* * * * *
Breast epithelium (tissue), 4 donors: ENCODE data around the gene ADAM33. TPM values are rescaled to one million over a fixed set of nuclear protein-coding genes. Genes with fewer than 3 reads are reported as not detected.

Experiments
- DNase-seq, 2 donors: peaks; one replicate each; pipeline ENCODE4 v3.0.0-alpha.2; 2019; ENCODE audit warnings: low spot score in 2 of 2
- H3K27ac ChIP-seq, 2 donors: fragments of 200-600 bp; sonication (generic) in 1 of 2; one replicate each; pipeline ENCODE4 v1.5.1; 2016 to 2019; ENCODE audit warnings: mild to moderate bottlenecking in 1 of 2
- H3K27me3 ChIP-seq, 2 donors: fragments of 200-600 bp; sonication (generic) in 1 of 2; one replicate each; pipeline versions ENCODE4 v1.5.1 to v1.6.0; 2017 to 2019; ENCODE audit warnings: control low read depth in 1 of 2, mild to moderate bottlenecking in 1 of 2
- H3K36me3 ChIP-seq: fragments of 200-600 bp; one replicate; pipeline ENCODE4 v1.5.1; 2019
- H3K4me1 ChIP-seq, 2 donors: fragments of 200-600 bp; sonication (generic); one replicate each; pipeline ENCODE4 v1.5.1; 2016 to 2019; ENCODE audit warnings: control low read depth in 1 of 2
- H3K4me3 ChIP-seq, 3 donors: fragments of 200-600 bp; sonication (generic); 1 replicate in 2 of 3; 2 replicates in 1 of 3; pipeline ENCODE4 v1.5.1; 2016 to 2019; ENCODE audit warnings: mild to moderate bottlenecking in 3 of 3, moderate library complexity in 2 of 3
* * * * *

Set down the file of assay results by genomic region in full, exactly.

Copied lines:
Breast epithelium (tissue), 4 donors: ENCODE data around the gene ADAM33. TPM values are rescaled to one million over a fixed set of nuclear protein-coding genes. Genes with fewer than 3 reads are reported as not detected.

Experiments
- DNase-seq, 2 donors: peaks; one replicate each; pipeline ENCODE4 v3.0.0-alpha.2; 2019; ENCODE audit warnings: low spot score in 2 of 2
- H3K27ac ChIP-seq, 2 donors: fragments of 200-600 bp; sonication (generic) in 1 of 2; one replicate each; pipeline ENCODE4 v1.5.1; 2016 to 2019; ENCODE audit warnings: mild to moderate bottlenecking in 1 of 2
- H3K27me3 ChIP-seq, 2 donors: fragments of 200-600 bp; sonication (generic) in 1 of 2; one replicate each; pipeline versions ENCODE4 v1.5.1 to v1.6.0; 2017 to 2019; ENCODE audit warnings: control low read depth in 1 of 2, mild to moderate bottlenecking in 1 of 2
- H3K36me3 ChIP-seq: fragments of 200-600 bp; one replicate; pipeline ENCODE4 v1.5.1; 2019
- H3K4me1 ChIP-seq, 2 donors: fragments of 200-600 bp; sonication (generic); one replicate each; pipeline ENCODE4 v1.5.1; 2016 to 2019; ENCODE audit warnings: control low read depth in 1 of 2
- H3K4me3 ChIP-seq, 3 donors: fragments of 200-600 bp; sonication (generic); 1 replicate in 2 of 3; 2 replicates in 1 of 3; pipeline ENCODE4 v1.5.1; 2016 to 2019; ENCODE audit warnings: mild to moderate bottlenecking in 3 of 3, moderate library complexity in 2 of 3